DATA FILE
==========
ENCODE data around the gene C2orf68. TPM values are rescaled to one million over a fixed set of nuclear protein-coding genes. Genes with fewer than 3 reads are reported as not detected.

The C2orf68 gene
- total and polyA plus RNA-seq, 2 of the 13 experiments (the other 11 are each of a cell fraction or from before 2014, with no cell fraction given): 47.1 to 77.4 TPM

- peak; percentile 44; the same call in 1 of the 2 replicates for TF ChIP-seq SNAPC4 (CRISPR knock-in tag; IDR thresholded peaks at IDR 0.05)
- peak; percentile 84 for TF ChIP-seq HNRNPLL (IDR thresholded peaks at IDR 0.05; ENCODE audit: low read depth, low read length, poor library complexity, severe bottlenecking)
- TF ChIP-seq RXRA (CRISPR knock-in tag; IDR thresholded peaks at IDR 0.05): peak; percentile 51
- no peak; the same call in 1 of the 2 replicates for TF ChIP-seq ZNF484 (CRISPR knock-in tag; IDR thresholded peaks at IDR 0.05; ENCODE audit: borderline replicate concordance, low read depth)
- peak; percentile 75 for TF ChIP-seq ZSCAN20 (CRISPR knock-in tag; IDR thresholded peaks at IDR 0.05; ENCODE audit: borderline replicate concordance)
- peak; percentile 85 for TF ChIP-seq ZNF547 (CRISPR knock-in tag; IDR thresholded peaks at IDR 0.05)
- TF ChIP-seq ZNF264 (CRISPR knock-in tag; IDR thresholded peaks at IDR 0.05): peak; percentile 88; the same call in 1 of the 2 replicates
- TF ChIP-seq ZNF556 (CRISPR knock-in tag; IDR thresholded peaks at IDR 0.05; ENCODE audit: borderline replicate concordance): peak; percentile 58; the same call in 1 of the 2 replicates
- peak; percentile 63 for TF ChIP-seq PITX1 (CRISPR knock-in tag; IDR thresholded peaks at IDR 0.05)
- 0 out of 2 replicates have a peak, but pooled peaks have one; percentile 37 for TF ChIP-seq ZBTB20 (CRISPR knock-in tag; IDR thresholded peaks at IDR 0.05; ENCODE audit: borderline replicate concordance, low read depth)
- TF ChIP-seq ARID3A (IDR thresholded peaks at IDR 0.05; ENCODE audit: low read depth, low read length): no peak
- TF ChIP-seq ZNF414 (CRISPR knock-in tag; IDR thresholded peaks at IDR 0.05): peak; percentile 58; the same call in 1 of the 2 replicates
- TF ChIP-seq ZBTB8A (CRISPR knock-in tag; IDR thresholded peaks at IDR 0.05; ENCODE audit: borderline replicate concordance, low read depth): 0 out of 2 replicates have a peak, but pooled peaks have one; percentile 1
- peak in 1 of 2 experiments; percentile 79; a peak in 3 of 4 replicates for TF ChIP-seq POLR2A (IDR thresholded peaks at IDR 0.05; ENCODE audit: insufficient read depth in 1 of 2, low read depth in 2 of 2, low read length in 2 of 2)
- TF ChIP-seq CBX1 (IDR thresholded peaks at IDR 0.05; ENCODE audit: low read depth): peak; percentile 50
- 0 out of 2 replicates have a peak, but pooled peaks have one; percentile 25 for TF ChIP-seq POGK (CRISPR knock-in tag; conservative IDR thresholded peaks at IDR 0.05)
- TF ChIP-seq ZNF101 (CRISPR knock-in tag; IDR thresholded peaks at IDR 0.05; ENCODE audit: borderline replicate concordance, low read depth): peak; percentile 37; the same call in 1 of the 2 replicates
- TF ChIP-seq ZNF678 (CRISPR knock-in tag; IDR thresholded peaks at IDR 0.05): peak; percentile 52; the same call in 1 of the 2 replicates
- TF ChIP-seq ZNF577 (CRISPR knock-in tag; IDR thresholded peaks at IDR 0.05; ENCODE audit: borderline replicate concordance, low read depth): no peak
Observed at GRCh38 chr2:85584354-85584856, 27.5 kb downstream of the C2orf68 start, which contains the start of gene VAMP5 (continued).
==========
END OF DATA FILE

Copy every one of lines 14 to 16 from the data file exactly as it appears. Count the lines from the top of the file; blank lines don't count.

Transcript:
- TF ChIP-seq ARID3A (IDR thresholded peaks at IDR 0.05; ENCODE audit: low read depth, low read length): no peak
- TF ChIP-seq ZNF414 (CRISPR knock-in tag; IDR thresholded peaks at IDR 0.05): peak; percentile 58; the same call in 1 of the 2 replicates
- TF ChIP-seq ZBTB8A (CRISPR knock-in tag; IDR thresholded peaks at IDR 0.05; ENCODE audit: borderline replicate concordance, low read depth): 0 out of 2 replicates have a peak, but pooled peaks have one; percentile 1